Usually I would look at writing a Windows Service to manage tasks that aren't suited to being hosted in a web application. These types of tasks are usually long running processes or scheduled tasks. Although this is normally the primary approach for these types of tasks, people have looked at ways of running these kinds of background processes in a web application by kicking off a number of threads in the Application_Start event exposed by Global.asax. The problem with this approach has always been that if your IIS worker process dies, then your background thread is killed too (effectively your 'Windows Service' is stopped until the next request is received).
ASP .NET 4.0 offers a solution to this problem. You can now set the StartMode to 'AlwaysRunning' as described in this blog post by Scott Gu. Somewhere in the comments on this post, someone asks a question about the viability of hosting Windows Service type tasks in IIS since the new feature ensures the worker process is always running. Scott mentioned that it would definitely support the scenario. Further to this, the recent introduction of AppFabric means that Microsoft themselves are providing simple hooks for hosting and monitoring WCF and WF services in a web application.
What does this mean for those of us that used to write Windows Services to support our web apps? Should we adopt this model? What are the pitfalls? As far as I can tell, there are a number of benefits to hosting 'Windows Service' processes in a web application, the most useful being the ease of deployment. Furthermore, we can actually start developing simple user interfaces to our services which provide information about what is happening at runtime.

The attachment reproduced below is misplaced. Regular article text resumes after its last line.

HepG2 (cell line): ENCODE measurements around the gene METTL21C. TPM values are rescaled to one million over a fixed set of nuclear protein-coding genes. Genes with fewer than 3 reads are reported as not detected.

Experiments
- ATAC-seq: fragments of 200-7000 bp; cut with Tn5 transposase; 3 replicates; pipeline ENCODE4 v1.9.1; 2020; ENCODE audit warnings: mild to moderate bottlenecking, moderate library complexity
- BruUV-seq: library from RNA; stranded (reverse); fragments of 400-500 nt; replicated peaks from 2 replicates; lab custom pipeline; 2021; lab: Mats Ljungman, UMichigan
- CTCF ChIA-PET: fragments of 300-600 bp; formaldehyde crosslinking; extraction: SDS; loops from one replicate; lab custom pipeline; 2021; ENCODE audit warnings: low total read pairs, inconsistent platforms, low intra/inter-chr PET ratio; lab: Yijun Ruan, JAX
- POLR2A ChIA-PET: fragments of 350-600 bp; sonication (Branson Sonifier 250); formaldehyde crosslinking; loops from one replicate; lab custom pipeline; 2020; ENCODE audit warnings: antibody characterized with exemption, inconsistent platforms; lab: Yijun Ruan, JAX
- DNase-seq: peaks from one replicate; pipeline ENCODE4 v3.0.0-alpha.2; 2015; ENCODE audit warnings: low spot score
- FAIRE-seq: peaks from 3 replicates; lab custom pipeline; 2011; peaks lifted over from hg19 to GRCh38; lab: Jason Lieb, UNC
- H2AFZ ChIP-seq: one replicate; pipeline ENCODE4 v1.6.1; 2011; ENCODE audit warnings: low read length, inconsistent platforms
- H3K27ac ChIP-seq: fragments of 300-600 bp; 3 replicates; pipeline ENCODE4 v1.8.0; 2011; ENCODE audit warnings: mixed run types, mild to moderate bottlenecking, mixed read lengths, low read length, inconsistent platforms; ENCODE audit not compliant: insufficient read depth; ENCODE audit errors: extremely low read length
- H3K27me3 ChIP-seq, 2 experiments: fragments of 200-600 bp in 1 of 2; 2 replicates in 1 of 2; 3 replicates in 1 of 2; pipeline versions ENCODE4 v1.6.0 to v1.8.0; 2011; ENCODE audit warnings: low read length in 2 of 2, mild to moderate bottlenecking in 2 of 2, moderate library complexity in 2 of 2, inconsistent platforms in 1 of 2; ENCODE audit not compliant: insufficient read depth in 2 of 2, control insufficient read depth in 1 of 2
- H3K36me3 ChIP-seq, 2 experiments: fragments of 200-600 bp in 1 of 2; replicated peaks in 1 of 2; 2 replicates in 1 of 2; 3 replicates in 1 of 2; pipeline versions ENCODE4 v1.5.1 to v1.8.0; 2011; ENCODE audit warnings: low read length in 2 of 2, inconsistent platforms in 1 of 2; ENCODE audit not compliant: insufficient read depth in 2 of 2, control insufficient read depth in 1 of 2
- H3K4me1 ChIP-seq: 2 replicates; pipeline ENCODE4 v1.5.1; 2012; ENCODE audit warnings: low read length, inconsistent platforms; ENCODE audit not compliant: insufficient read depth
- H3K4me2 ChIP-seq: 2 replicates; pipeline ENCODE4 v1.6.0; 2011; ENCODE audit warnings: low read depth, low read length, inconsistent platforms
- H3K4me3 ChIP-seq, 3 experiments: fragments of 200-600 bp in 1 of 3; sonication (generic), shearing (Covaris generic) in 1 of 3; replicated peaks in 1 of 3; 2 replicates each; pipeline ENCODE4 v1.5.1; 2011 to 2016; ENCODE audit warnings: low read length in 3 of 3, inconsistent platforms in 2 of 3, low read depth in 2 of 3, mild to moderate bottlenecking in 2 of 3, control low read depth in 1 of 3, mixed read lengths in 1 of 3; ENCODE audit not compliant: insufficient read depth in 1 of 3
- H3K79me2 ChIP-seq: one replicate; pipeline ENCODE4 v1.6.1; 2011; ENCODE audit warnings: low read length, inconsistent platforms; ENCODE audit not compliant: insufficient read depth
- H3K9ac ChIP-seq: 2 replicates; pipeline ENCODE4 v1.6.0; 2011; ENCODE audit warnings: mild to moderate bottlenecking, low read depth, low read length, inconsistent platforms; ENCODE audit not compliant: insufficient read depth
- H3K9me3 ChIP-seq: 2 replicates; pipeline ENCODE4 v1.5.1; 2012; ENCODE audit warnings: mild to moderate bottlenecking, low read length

If I had to go this route, I don't think that I would host my 'Windows Service' type functionality in the customer facing web application. I would probably develop a new web application project (much like I would in the Windows Service context) that would host my long running/scheduled task processes. I guess there are few reasons for this.
- Security. There may be a different security model for the UI displaying information about the running background processes. I would not want to expose this UI to anyone else but the ops team. Also, the web application may run as a different user which has an elevated set of permissions.
- Maintenance. It would be great to be able to deploy changes to the application hosting the background processes without impacting on user's using the front end website.
- Performance. Having the application separated from the main site processing user requests means that background threads will not diminish IIS's capability to handle the incoming request queue. Furthermore, the application processing the background tasks could be deployed to a separate server if required.
I would be really interested to hear your thoughts on this approach and whether I should be sticking with Windows Services. I am very tempted to try this new approach.